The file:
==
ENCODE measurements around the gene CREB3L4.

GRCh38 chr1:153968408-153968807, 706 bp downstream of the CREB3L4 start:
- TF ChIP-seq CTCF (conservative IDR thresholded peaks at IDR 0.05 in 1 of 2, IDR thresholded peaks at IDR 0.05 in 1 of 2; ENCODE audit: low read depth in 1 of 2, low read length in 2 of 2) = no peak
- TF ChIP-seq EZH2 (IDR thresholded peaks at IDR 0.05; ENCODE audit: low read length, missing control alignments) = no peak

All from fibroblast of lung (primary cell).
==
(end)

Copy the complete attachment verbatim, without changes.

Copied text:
ENCODE measurements around the gene CREB3L4.

GRCh38 chr1:153968408-153968807, 706 bp downstream of the CREB3L4 start:
- TF ChIP-seq CTCF (conservative IDR thresholded peaks at IDR 0.05 in 1 of 2, IDR thresholded peaks at IDR 0.05 in 1 of 2; ENCODE audit: low read depth in 1 of 2, low read length in 2 of 2) = no peak
- TF ChIP-seq EZH2 (IDR thresholded peaks at IDR 0.05; ENCODE audit: low read length, missing control alignments) = no peak

All from fibroblast of lung (primary cell).